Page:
Swiss Cheese Metamaterial Is An Analog Computer

If you have had trouble with ordinary calculus, you may not be pleased to hear about “photonic calculus” — a recent idea from [Nader Engheta] of the University of Pennsylvania. The idea is that materials with certain properties could manipulate an electromagnetic wave in a way to solve a specific mathematical equation. [Engheta] proposed this idea back in 2014 and recently announced that he and his team have a demonstration device that proves the concept. The analog computer is about twice the size of an airplane’s tray table and made of CNC-shaped polystyrene. It solves Fredholm integral equations of the second kind.

The analog computer uses microwaves for the input and the polystyrene acts as a dielectric full of air holes. The team likens its structure to that of Swiss cheese. The shape is generated through an inverse design process which builds the shapes from known solutions to the equations. That means a particular set of shapes will do one specific equation. The equation could, for example, model the sound volume in a concert hall. You can encode certain parameters in the input wave and the output would specify the volume at different locations. However, a change to the actual equation would require a new set of plastic pieces.

The computation is very fast. Using microwaves, the answer comes out in a few hundred nanoseconds — a speed a conventional computer could not readily match. The team hopes to scale the system to use light which will speed the computation into the picosecond range. Creating a new optical analog computer could be similar to how we burn a CD or DVD today.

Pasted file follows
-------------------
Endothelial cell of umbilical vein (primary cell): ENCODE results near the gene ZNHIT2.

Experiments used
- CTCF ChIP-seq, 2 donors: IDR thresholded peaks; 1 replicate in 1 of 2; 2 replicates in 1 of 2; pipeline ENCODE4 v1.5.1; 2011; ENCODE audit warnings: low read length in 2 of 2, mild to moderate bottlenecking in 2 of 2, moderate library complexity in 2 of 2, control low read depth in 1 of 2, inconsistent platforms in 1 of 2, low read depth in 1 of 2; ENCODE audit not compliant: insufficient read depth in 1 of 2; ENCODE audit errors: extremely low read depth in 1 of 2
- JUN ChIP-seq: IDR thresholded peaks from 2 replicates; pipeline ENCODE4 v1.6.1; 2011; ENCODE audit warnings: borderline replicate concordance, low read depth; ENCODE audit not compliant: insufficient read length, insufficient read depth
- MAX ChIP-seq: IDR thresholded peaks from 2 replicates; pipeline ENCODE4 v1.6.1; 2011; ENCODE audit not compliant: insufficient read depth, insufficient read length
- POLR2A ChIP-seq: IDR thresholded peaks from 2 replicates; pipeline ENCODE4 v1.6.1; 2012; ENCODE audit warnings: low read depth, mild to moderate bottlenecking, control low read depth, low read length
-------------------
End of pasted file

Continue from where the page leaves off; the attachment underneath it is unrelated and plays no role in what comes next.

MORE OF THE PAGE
Analog computers predate digital ones by a lot. We really want to build one like [Bill Schweber’s]. Then again, we wouldn’t mind finding a Donner 3500 at a hamfest, either.

17 thoughts on “Swiss Cheese Metamaterial Is An Analog Computer

  1. It seems to me that, though the calculation is near-as-dammit instant, actually setting up the apparatus is an extremely protracted business. The linked article uses the example of simulating the acoustics of a concert hall. The “kernel” (a function included in the integral) is expressed by the shape of the microwave baffles, and if you try to model a different concert hall you need a new kernel and so a new set of baffles. By the time you had created them and spent nanoseconds calculating the results, a digital computer might have come up with the answer. Also, every time the problem changes, you are left with physical waste in the form of unwanted baffles.

    1. Exactly. Its a bit like simulating the acoustics of a concert hall by using a concert hall as a Kernel and seeing what happens when you put sounds waves into it. I thought it looked a bit gimmicky (‘photonic calculus’ ?) and when I saw it was published in ‘Science’ that just sealed it.

      1. This could still have applications though. When I read more about it, it really sounds not unlike another very common analog device still widely used, the ring laser gyro. A closed system, carefully designed and calibrated, to allow rapid calculation of a very specific problem. It’s not a general purpose computer, it’s more of a calculator in the same vein as a slide rule. I’m not sure they have proven a good use case for it, but it might have one.

    2. There are plenty of equations that have very broad applications though. Look at how graphics accelerators started as chips that just contain lots of units that can perform vector/matrix multiplications really fast in parallel. Now imagine that, but instead of multiplication they return the solution for some class of differential equations, and poof you have a versatile physics accelerator, and even more so if you’ve got a chip that has units on it tailored for a handful of different equations! The way I see it, this is a potential breakthrough development in photonic computing.

    3. Think of it like an ASIC or a hardware accelerator. There are plenty of applications of running a single algorithm repeatedly like crypto (cracking or currency mining) or signal analysis. Think this could be used for something like AES?

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